Cointreau Corp. is suing Canopy Growth Corp. for trademark violations over the cannabis producer’s Quatreau line of sparking cannabidiol beverages.
Cointreau, which is pronounced KWAN’troh, said in a complaint and jury demand filed in a New York court on Friday that it believes Smiths Falls, Ont.-based Canopy is using the Quatreau name because it is similar to that of the orange liqueur company.
“(The) defendants have adopted Quatreau instructing consumers to pronounce it as ‘kwatro’, for a line of cannabis-infused waters and sodas in order to unfairly capitalize on the goodwill and reputation of the Cointreau mark,” said Cointreau.
“(The) defendants’ wilful actions will not only confuse consumers as to their affiliation with plaintiffs and the Cointreau brand, but will blur the exclusive association plaintiff enjoys between Cointreau and a single source of orange liqueurs.”
Cointreau did not immediately respond to a request for comment and Canopy declined to comment on the lawsuit.
Cointreau, however, details in court filings that it is considering introducing waters and sodas to the U.S. market, but worries that its brands will be mistaken for Canopy’s because they both end in ‘treau” and their pronunciation has only one differentiating letter, “n.”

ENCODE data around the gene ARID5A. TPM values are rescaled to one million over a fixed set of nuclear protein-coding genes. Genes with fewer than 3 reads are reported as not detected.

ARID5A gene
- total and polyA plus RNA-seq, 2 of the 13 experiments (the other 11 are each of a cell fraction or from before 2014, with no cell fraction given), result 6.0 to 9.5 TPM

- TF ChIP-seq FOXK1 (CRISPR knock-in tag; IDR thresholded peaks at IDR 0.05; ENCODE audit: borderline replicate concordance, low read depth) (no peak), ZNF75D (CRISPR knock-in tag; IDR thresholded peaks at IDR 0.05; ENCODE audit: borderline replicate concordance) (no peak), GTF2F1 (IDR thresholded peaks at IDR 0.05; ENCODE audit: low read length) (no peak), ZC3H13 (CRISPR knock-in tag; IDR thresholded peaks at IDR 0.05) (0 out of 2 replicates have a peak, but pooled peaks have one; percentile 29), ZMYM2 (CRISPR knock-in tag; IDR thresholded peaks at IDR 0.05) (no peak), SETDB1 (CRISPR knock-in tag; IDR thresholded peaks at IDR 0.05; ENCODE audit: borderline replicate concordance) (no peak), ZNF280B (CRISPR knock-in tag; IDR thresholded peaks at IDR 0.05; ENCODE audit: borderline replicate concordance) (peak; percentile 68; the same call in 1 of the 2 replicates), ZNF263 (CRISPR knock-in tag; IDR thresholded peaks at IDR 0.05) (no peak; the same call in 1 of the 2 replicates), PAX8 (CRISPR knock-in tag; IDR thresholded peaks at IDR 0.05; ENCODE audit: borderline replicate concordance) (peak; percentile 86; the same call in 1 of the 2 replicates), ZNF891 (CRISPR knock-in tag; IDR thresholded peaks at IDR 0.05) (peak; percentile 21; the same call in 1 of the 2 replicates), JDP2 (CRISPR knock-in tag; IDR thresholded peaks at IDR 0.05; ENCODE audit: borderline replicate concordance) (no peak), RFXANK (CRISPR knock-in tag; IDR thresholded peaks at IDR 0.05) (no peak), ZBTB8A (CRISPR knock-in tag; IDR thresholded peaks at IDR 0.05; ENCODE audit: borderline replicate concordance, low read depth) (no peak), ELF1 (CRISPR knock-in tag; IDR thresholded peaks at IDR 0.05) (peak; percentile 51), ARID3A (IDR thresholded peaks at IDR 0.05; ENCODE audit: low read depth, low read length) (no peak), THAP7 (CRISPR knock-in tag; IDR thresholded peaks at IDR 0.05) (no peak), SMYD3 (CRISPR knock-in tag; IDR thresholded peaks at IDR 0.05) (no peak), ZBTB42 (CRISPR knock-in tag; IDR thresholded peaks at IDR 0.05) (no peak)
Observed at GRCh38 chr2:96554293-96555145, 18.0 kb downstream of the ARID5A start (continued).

Cointreau said it has collected evidence that shows Canopy intends to add tetrahydrocannabinol — the main psychoactive component in cannabis – if and when the sale of THC-containing products is no longer illegal under federal law.
Because THC-infused beverages are “intoxicating and often consumed for those effects just as alcoholic beverages are,” Cointreau believes even more confusion could eventually arise.
“The Quatreau mark is so aurally indistinguishable from the Cointreau mark that it will cause confusion in the marketplace,” Cointreau said in the court filings.
“This is particularly true when a patron calls out the name(s) … to a bartender or server at a restaurant, bar or lounge.”
Cointreau is seeking a permanent injunction to keep Canopy from infringing on its trademarks and using any word, term, name, symbol, or device on any product, which is likely to cause confusion.
Cointreau also wants any profits Canopy made on products with the allegedly infringing trademarks and for the cannabis company to cover its costs and attorneys fees.
The Quatreau beverages, which were Canopy’s first CBD drinks to cross the border, have been available since March to U.S. customers, who were previously able to buy the pot producer’s Martha Stewart, BioSteel and This Works products.
The beverages, which have been available in Canada since last fall, contain 20 milligrams of CBD and come in ginger and lime, cucumber and mint, blueberry and açaí, and passion fruit and guava flavours.
Cointreau has been sold in the U.S. since 1885, but its products date back to 1849, when Adolphe and Edouard-Jean Cointreau established a distillery in Angers, France to create spirits using local fruits.
Edouard Cointreau, son of Edouard-Jean, distilled a spirit from sweet and bitter orange peel in 1875 and the first bottles were sold that year.
Cointreau estimates that it sells 12 million bottles per year across the globe, including 4.13 million in the U.S., which it considers to be one of its top export markets.
Tara Deschamps, The Canadian Press